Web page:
Patterson’s curse – The “beautiful” (not!) invasive alien

Patterson’s curse – The “beautiful” (not!) invasive alien

Not many people know that the beautiful fields of purple/pink flowers along our roadsides, in our gardens and on cultivated land is an invasive weed. Because of its beautiful flowers, they think it is harmless and beautiful. But it is not!!!!!!!!!!!!!!!!!!!

Echium plantagineum, commonly known as Patterson’s curse, is a deep-rooted biennial native to Europe, Northern Africa and Asia. It was initially introduced to South Africa as an ornamental plant, and it fell in love with our Mediterranean climate. This long flowering biennial likes dry, sunny sites with poor soil.

The plant starts as a flat rosette of leaves and will grow up to 1 metre tall. From October to April, purple, lavender, pink and even white flowers appear. It produces a terrifying amount of seed, and as soon as the winter rain starts, the seeds begin to germinate. Patterson’s curse has become naturalised and is capable of reproducing and spreading without the assistance of people. The seeds are primarily distributed by wind, and most seeds germinate in the first year, but the seed can survive for as long as five years.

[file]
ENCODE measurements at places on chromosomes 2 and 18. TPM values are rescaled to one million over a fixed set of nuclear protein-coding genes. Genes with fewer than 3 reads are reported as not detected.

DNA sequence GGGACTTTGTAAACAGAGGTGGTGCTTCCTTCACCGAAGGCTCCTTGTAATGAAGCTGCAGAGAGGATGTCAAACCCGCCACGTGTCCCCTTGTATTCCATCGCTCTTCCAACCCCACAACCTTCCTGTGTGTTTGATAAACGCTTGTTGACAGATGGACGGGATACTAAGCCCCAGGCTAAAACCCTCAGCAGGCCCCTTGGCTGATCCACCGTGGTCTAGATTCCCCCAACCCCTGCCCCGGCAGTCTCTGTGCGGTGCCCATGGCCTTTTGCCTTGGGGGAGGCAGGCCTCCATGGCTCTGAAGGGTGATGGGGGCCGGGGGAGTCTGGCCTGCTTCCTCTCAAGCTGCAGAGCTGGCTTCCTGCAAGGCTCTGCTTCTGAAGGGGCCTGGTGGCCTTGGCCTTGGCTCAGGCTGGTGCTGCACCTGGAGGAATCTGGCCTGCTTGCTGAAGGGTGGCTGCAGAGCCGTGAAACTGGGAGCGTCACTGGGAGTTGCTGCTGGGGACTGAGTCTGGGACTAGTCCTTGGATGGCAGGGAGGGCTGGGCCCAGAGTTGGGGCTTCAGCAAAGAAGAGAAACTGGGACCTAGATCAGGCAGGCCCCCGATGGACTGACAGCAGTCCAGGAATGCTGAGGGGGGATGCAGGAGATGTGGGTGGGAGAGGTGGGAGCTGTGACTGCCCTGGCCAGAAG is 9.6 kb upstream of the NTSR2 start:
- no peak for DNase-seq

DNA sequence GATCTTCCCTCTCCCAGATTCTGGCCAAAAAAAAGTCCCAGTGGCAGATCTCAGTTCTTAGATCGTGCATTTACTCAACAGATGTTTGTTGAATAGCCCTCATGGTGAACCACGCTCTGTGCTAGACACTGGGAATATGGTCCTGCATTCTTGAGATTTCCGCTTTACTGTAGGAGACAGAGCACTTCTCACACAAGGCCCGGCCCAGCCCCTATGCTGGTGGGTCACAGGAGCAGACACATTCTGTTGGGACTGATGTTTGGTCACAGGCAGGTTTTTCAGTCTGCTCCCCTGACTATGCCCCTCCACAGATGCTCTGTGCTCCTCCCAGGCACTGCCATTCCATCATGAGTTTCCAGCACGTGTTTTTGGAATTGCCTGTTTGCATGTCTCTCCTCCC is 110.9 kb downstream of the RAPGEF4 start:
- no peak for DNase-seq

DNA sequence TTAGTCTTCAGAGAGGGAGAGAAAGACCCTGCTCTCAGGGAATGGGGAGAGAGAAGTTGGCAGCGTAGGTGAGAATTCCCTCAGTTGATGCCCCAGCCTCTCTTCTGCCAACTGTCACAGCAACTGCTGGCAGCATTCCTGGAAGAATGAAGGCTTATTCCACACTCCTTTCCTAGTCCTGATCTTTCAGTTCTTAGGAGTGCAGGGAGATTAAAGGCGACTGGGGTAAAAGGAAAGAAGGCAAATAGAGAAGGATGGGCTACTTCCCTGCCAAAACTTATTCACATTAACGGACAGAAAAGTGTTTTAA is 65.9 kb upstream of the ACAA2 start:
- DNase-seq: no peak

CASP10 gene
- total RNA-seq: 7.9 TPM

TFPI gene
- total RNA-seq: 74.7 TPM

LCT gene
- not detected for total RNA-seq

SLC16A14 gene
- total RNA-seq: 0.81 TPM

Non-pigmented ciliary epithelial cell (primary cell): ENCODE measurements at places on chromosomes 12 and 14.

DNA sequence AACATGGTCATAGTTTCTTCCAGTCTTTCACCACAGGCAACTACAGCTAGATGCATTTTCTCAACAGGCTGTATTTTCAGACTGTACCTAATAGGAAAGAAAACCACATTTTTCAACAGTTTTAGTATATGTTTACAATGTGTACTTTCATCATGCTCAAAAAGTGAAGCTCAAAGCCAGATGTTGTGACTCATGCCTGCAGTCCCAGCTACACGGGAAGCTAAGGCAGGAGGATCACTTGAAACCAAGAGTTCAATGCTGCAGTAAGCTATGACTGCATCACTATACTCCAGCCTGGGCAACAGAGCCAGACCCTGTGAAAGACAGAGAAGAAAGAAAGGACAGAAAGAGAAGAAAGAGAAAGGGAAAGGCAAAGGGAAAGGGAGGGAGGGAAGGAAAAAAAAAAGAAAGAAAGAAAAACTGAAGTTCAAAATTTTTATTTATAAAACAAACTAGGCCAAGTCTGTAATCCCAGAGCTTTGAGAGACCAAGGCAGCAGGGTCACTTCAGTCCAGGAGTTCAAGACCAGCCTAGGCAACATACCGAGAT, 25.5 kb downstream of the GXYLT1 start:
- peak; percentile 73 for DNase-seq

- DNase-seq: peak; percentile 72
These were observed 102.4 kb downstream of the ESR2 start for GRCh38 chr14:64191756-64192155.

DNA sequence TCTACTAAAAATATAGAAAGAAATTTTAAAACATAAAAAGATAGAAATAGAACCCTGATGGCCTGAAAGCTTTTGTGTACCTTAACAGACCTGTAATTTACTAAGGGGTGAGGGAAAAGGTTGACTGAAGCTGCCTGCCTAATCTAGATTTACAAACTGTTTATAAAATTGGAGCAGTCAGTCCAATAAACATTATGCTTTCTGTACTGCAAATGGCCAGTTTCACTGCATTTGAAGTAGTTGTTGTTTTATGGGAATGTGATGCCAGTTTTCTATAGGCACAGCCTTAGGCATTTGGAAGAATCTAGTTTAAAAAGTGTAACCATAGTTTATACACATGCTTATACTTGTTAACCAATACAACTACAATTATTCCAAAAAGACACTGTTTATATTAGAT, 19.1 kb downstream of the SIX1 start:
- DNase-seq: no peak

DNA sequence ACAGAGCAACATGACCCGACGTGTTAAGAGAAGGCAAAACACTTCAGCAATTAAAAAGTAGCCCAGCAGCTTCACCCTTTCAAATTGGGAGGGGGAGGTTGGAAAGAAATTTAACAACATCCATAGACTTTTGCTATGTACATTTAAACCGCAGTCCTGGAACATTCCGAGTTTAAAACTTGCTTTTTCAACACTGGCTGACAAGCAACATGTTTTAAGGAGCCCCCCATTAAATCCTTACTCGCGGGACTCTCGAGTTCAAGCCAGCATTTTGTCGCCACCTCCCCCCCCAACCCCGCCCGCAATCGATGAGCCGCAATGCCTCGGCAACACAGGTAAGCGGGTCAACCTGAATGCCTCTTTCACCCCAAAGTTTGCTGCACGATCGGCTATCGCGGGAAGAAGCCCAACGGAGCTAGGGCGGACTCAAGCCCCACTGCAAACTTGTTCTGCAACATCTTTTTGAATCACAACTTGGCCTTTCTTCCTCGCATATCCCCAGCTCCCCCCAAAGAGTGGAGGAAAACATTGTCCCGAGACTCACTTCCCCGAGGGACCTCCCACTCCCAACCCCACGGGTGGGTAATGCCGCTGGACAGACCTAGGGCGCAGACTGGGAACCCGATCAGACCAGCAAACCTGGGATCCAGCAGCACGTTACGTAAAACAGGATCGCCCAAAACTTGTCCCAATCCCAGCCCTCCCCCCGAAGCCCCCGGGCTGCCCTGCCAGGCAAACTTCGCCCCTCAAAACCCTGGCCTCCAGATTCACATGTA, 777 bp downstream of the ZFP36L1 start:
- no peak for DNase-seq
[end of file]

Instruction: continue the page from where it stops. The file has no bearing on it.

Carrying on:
This rapid spread of the weed in areas home to horses, sheep and cattle is a big problem for the owners of these animals. Patterson’s curse produces purrolizidine alkaloides, as a defence mechanism against insect herbivores (moths, weevils, gall wasps, etc.). When eaten by animals in large quantities, it can causes death due to liver damage. Because the alkaloids can be found in the nectar of the plants, the honey should be blended with other kinds of honey to dilute the toxins. They also poison the soil with the alkaloid preventing further growth by other plants except themselves. 

The leaves and stems are covered with coarse, white hairs that can irritate the skin of humans and animals.

Echium plantagineum
Echium plantagineum

Controlling Patterson’s curse:

According to Invasive Species of South Africa, Patterson’s curse is listed as a category one invader plant. Furthermore, according to the Conservation of Agriculture Resource Act of 1983, plants must be removed and destroyed immediately, and trading of the plant is prohibited. 

Controlling the plant is very difficult as it flowers and seeds from October to April. The most effective way to control the weed is a combination of mechanical and chemical methods. However, both methods are costly and not always possible to implement. Small infestations can be carried out by hand and is best to remove before it sets seed. Remember to wear gloves and long sleeves and use a weeder tool like a handheld fork.

Patterson’s curse is a wolf in sheep’s clothing because of its beautiful flowers. It must be controlled and eradicated where possible. Please help us spread awareness!!

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